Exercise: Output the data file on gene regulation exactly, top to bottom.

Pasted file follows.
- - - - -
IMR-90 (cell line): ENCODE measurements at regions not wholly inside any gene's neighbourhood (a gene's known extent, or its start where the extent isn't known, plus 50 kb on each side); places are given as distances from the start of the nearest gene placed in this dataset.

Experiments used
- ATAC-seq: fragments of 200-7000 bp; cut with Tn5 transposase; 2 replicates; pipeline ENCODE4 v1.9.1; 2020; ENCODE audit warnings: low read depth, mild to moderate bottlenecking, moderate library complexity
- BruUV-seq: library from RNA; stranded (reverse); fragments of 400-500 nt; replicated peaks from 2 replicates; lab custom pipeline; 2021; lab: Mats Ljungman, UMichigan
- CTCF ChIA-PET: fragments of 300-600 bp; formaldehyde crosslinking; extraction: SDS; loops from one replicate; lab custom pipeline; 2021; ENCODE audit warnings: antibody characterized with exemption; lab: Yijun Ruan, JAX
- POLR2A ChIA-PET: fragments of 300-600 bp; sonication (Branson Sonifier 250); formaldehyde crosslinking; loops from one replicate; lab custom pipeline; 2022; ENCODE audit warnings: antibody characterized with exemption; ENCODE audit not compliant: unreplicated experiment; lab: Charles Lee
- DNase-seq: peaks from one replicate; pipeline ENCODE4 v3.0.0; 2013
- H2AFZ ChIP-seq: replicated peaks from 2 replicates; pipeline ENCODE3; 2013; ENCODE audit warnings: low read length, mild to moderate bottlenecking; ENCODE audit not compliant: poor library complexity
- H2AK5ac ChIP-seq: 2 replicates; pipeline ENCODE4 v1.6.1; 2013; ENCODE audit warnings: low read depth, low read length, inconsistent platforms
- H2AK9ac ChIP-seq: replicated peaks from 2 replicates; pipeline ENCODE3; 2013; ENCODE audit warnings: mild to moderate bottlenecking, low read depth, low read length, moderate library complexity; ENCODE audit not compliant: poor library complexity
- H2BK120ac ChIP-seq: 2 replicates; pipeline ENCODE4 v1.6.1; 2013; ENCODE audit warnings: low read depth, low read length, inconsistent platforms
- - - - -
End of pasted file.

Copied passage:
IMR-90 (cell line): ENCODE measurements at regions not wholly inside any gene's neighbourhood (a gene's known extent, or its start where the extent isn't known, plus 50 kb on each side); places are given as distances from the start of the nearest gene placed in this dataset.

Experiments used
- ATAC-seq: fragments of 200-7000 bp; cut with Tn5 transposase; 2 replicates; pipeline ENCODE4 v1.9.1; 2020; ENCODE audit warnings: low read depth, mild to moderate bottlenecking, moderate library complexity
- BruUV-seq: library from RNA; stranded (reverse); fragments of 400-500 nt; replicated peaks from 2 replicates; lab custom pipeline; 2021; lab: Mats Ljungman, UMichigan
- CTCF ChIA-PET: fragments of 300-600 bp; formaldehyde crosslinking; extraction: SDS; loops from one replicate; lab custom pipeline; 2021; ENCODE audit warnings: antibody characterized with exemption; lab: Yijun Ruan, JAX
- POLR2A ChIA-PET: fragments of 300-600 bp; sonication (Branson Sonifier 250); formaldehyde crosslinking; loops from one replicate; lab custom pipeline; 2022; ENCODE audit warnings: antibody characterized with exemption; ENCODE audit not compliant: unreplicated experiment; lab: Charles Lee
- DNase-seq: peaks from one replicate; pipeline ENCODE4 v3.0.0; 2013
- H2AFZ ChIP-seq: replicated peaks from 2 replicates; pipeline ENCODE3; 2013; ENCODE audit warnings: low read length, mild to moderate bottlenecking; ENCODE audit not compliant: poor library complexity
- H2AK5ac ChIP-seq: 2 replicates; pipeline ENCODE4 v1.6.1; 2013; ENCODE audit warnings: low read depth, low read length, inconsistent platforms
- H2AK9ac ChIP-seq: replicated peaks from 2 replicates; pipeline ENCODE3; 2013; ENCODE audit warnings: mild to moderate bottlenecking, low read depth, low read length, moderate library complexity; ENCODE audit not compliant: poor library complexity
- H2BK120ac ChIP-seq: 2 replicates; pipeline ENCODE4 v1.6.1; 2013; ENCODE audit warnings: low read depth, low read length, inconsistent platforms